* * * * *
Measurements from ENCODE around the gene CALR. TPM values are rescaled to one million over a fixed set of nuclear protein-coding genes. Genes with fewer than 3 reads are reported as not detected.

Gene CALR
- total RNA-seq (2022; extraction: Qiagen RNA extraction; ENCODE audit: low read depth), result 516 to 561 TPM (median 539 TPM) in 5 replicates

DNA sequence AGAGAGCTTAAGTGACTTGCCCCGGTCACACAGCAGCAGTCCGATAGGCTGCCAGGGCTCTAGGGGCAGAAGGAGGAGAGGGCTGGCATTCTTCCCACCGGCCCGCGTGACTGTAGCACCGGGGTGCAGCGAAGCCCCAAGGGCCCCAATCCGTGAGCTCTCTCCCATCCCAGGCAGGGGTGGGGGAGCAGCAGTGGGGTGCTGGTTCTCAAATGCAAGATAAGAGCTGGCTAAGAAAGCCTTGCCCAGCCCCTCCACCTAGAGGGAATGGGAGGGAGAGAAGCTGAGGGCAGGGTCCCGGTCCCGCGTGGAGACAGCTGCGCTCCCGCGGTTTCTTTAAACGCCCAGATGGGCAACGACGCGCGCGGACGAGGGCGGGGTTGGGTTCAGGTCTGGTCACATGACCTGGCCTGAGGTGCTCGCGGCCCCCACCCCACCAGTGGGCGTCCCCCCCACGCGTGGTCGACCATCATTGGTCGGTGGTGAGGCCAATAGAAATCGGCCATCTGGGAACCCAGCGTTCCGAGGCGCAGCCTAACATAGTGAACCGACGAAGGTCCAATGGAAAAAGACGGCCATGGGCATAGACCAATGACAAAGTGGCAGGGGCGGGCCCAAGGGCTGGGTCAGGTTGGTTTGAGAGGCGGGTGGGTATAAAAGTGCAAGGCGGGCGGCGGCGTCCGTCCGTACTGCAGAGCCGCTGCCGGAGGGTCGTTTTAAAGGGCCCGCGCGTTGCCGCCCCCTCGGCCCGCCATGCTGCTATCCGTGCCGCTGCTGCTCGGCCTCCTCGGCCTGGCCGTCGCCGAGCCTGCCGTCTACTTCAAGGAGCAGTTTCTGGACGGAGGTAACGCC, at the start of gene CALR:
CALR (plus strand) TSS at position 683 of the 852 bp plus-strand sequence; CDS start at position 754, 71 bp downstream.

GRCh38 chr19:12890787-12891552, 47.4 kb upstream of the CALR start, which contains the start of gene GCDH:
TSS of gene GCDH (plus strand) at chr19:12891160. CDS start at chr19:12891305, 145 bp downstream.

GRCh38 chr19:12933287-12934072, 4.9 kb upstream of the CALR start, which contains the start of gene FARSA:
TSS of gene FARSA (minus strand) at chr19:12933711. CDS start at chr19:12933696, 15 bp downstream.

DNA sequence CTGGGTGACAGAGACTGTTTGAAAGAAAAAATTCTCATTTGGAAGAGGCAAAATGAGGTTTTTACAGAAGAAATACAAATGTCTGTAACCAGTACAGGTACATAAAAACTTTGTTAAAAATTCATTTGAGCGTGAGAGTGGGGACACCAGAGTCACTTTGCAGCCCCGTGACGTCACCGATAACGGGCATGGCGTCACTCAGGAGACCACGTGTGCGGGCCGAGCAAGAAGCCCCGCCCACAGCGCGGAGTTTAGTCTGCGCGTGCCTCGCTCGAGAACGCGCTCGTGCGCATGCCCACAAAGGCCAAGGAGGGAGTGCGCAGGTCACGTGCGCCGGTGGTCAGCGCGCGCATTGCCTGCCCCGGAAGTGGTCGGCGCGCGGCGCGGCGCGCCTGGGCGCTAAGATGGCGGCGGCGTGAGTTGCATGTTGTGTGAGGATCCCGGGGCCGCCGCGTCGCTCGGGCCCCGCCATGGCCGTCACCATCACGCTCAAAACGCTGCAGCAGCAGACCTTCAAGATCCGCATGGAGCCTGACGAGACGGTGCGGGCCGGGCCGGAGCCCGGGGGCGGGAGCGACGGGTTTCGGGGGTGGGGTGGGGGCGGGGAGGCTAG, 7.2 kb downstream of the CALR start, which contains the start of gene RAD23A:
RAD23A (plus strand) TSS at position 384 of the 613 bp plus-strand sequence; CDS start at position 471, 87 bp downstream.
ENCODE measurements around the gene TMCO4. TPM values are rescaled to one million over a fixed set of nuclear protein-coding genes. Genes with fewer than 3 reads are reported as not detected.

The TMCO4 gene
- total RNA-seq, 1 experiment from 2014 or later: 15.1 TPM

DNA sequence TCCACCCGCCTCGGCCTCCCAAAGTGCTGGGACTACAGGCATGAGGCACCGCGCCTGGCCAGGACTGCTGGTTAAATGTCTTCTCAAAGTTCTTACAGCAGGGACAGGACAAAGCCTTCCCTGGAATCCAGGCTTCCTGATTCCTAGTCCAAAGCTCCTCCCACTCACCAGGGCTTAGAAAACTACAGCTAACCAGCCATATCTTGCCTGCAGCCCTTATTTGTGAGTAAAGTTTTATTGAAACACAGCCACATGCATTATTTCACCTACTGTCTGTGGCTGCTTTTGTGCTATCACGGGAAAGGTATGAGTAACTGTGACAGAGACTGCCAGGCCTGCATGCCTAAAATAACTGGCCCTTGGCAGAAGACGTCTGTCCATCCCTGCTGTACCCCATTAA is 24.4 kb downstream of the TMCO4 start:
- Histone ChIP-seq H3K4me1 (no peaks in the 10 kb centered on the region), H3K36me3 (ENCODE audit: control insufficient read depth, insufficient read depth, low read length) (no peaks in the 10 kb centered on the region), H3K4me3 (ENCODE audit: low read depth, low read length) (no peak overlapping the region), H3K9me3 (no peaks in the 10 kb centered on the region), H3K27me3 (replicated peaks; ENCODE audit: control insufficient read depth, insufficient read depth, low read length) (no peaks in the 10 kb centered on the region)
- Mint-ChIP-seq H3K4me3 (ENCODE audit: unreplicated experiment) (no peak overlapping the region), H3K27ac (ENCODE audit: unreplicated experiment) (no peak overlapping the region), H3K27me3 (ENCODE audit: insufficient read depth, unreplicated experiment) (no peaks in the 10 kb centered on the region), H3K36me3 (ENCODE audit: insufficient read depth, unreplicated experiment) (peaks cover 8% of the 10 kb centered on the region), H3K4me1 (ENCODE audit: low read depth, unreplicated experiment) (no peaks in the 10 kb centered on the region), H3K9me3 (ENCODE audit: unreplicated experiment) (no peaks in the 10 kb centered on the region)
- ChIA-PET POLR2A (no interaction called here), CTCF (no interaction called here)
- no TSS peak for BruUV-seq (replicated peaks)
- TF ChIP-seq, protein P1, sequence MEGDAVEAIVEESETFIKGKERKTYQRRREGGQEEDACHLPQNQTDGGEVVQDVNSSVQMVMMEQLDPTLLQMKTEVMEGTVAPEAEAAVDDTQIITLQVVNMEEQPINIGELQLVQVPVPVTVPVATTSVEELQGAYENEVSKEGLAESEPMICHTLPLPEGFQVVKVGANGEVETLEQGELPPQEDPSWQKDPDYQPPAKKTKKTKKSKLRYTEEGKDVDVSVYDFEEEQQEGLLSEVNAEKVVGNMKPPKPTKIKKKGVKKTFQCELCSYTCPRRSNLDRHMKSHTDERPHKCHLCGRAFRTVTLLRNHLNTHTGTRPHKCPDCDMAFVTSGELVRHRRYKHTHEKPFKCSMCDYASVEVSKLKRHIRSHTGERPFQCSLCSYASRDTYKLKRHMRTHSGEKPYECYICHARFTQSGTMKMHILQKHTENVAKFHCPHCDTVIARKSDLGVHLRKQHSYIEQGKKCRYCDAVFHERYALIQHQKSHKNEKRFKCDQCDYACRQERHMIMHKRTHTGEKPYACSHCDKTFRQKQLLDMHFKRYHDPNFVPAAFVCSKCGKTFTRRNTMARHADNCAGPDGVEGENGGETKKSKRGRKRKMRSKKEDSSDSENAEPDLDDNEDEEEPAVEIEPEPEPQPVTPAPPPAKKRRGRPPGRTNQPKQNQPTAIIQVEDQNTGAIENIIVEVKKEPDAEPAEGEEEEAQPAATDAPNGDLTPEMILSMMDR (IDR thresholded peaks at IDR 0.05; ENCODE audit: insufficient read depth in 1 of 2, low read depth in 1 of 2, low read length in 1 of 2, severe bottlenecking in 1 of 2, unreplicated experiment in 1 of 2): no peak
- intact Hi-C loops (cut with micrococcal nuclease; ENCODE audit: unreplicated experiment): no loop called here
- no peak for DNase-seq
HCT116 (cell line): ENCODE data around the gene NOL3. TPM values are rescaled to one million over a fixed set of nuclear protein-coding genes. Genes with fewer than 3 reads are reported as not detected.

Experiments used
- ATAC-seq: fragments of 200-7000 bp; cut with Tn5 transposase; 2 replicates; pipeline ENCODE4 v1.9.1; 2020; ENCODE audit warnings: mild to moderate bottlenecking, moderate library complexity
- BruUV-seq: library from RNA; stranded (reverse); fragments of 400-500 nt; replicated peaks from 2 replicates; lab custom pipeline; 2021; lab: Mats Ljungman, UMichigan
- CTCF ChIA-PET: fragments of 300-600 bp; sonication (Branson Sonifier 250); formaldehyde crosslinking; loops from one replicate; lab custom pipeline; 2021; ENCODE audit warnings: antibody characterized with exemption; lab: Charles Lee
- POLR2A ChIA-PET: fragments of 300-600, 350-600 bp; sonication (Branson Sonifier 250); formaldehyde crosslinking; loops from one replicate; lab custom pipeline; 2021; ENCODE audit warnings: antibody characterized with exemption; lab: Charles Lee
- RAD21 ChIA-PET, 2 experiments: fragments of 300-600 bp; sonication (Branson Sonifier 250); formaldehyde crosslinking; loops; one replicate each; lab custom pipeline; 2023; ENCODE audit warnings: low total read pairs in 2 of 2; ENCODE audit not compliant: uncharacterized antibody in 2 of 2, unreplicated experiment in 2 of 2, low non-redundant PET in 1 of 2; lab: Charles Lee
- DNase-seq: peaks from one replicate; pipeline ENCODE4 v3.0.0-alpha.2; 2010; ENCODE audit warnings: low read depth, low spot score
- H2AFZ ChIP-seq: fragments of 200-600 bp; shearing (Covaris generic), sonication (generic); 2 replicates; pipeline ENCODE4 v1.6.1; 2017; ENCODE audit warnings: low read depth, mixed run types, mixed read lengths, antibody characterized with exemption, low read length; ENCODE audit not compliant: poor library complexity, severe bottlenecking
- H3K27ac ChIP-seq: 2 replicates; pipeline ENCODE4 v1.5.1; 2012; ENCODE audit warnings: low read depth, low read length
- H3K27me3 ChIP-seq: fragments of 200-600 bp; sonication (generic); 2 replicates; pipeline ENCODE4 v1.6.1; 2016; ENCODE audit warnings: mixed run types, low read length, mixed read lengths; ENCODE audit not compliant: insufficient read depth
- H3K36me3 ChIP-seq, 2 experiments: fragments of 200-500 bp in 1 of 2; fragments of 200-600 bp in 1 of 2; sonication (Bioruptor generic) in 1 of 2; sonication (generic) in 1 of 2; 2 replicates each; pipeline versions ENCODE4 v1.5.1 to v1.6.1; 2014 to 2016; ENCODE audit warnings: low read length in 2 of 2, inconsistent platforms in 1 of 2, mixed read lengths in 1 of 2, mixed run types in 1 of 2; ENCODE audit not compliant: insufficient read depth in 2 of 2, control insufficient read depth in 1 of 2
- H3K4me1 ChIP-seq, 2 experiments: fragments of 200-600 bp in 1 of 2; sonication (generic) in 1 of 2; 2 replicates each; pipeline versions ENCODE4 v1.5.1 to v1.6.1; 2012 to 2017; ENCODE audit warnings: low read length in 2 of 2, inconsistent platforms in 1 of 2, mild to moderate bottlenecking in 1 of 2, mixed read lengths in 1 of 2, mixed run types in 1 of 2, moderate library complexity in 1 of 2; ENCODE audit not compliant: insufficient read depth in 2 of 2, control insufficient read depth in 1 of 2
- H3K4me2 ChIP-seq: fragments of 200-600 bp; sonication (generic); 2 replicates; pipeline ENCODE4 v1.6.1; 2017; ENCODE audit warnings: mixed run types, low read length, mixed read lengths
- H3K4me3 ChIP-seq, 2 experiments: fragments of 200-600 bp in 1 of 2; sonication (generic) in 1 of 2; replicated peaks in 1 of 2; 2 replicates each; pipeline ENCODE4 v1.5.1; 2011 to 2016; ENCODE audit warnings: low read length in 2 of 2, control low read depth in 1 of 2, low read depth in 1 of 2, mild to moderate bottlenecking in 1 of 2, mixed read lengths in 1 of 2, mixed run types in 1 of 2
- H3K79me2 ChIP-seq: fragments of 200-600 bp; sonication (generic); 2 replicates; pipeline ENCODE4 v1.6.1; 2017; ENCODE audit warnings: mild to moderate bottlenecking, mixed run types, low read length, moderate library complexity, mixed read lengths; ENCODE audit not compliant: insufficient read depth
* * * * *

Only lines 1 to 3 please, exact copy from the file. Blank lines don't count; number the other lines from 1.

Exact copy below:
Measurements from ENCODE around the gene CALR. TPM values are rescaled to one million over a fixed set of nuclear protein-coding genes. Genes with fewer than 3 reads are reported as not detected.

Gene CALR
- total RNA-seq (2022; extraction: Qiagen RNA extraction; ENCODE audit: low read depth), result 516 to 561 TPM (median 539 TPM) in 5 replicates